Compliance in the poll tax was very small and led to much use of force by the collectors. According to experts, people’s resistance to pay the development was, partly, due to the failure of the government to improve social service provision and the basic infrastructure, factors that built the perception that the tax was unfair. The poll tax was abolished in June 2005. Since then collecting income tax to people who are outside the formal economy has become more difficult. As a result millions of people in the informal sector who gain a good annual income have failed to pay their requisite tax and the government has not yet found a way of obliging them to pay.

As a result salary tax – also known as Pay as You Earn (Paye) tax – has remained the major source of personal income tax that the government relies on. Trade unions have been up in arms with the government for what they claim is the high rate of Paye, coupled with low salaries. They have been calling for a reduction in the Paye and an increase in salaries to give workers a reprieve. Intensive lobbying of trade unions have been paying off minimally as the government has in recent years moved to reduce Paye. In the financial year 2020/21 the government reduced Paye by a maximum of one percent. In FY-2021/22, the government again reduced Paye by a minimum of one percent.

But experts say reducing Paye to the satisfaction of workers is difficult. Paye is the easiest tax to collect. An eligible employee must pay the tax come rain, come shine. It does not matter whether that employee is in debt, has huge hospital bills – or what! But, by comparison, corporate income tax is only paid if a firm gets a profit.

In the past, Paye was collected by the employer and submitted to the government. The identity of the employee who pays the tax was not reflected in the tax. This means when the tax was submitted to the revenue body there was no way to know which employee paid how much.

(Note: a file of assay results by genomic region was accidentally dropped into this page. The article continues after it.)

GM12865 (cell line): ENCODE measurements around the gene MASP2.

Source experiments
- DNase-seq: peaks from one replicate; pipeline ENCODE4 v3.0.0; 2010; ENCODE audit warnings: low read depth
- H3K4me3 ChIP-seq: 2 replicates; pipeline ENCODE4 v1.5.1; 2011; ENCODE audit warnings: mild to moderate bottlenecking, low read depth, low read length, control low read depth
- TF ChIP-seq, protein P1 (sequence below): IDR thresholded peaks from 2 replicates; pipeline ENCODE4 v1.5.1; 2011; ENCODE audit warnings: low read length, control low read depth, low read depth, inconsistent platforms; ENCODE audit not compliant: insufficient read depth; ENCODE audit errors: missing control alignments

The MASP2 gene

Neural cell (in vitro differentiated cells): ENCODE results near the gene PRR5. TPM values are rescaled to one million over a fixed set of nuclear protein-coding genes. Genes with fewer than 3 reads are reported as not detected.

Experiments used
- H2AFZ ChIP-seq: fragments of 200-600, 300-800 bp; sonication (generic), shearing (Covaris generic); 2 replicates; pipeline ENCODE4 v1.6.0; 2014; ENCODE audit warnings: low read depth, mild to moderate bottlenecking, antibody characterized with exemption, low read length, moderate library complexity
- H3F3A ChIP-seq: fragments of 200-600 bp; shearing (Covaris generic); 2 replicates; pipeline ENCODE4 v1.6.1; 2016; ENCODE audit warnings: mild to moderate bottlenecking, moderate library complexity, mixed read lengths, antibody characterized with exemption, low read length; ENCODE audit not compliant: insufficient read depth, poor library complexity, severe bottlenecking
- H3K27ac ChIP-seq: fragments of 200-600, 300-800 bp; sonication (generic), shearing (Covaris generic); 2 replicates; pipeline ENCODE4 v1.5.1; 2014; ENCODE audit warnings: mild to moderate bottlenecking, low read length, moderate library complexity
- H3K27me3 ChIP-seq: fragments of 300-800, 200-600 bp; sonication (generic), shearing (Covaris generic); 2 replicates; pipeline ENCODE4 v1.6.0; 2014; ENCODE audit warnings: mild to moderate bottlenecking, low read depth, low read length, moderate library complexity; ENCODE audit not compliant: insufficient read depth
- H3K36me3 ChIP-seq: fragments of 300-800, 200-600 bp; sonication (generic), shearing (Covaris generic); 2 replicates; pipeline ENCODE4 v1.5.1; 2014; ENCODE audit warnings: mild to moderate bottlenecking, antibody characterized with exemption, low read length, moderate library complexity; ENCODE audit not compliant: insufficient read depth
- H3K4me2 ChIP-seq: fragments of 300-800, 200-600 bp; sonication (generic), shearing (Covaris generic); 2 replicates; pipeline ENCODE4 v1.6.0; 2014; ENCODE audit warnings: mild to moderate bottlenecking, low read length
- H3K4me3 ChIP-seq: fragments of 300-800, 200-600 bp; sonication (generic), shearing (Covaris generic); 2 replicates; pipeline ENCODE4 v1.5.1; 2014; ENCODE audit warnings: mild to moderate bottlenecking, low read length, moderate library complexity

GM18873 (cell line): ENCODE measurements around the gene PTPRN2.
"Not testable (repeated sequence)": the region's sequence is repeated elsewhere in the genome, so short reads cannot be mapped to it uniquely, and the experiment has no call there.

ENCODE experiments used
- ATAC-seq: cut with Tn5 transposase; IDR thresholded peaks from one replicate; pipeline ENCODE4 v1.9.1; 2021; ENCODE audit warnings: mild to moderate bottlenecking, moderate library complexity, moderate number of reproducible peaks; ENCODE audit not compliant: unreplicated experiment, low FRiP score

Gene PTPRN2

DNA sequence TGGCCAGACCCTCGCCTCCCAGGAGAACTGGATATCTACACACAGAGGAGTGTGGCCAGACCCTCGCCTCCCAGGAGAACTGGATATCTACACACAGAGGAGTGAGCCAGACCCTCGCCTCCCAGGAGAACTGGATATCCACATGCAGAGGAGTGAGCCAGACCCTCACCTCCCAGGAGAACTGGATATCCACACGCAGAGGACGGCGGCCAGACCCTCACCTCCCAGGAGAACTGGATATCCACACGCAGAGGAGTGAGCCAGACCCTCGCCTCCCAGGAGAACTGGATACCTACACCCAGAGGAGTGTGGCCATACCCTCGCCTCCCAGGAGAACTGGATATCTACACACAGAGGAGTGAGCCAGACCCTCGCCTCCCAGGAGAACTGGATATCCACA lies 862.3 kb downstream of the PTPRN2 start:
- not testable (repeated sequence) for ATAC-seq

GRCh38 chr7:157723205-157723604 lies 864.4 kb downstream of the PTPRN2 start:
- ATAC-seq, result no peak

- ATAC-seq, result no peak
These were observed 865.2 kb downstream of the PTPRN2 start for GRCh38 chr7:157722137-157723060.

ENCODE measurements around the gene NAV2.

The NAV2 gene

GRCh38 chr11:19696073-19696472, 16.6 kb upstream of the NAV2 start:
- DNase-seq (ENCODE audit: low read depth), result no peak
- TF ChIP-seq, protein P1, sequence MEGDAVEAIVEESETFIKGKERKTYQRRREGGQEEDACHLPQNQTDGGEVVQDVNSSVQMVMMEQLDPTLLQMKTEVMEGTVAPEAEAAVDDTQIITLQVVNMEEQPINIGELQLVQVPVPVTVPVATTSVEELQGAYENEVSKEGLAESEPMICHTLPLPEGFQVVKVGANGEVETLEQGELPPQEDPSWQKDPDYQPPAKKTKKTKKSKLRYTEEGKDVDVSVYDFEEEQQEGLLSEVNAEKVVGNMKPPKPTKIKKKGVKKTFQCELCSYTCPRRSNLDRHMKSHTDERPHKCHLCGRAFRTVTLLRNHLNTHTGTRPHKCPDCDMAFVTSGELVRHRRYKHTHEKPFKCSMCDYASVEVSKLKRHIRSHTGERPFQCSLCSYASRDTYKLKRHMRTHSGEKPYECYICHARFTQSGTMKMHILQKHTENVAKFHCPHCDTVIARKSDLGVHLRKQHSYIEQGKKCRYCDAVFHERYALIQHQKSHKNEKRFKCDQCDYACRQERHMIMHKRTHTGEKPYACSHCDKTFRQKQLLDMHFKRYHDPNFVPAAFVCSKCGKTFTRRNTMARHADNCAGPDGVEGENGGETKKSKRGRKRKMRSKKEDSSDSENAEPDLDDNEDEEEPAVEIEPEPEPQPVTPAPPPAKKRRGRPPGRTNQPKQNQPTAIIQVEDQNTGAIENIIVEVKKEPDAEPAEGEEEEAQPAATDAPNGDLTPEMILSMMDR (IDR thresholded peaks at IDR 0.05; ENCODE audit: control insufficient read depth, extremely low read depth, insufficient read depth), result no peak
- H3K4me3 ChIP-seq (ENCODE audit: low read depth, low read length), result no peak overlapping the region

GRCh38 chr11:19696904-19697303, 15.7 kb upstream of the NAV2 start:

Some cunning employers added Paye to the other tax they paid and touted it as their contribution to the economy. Even in the years when they did not pay taxes such companies could hide behind Paye in their public relations campaigns. But in FY-2020/21 the government made reforms that obliged employers to use employees’ Tax Identification Numbers (TIN) when filing Paye returns. Effectively from January 2021 payment of PAYE started to reflect on individual employees. Since January, therefore TRA records would show which employee paid how much.

Despite these changes, however, the challenges still remain on how to get the non-salaried workers and people operating in the booming informal economy get tax.

TRA has been trying to collect tax from operators in the informal economy who have a permanent physical base, such as shopkeepers by making general assessments.

Also, programmes such as Mkurabita (Property and Business Formalisation Programme) were established to bring more businesses into the formal sector to increase the tax base.

But as Tanzania commemorates 60 years of independence the challenge that remains to the taxman is how to bring every eligible Tanzanian into the tax net as soon as possible to wean Tanzania off aid and guarantee total political independence.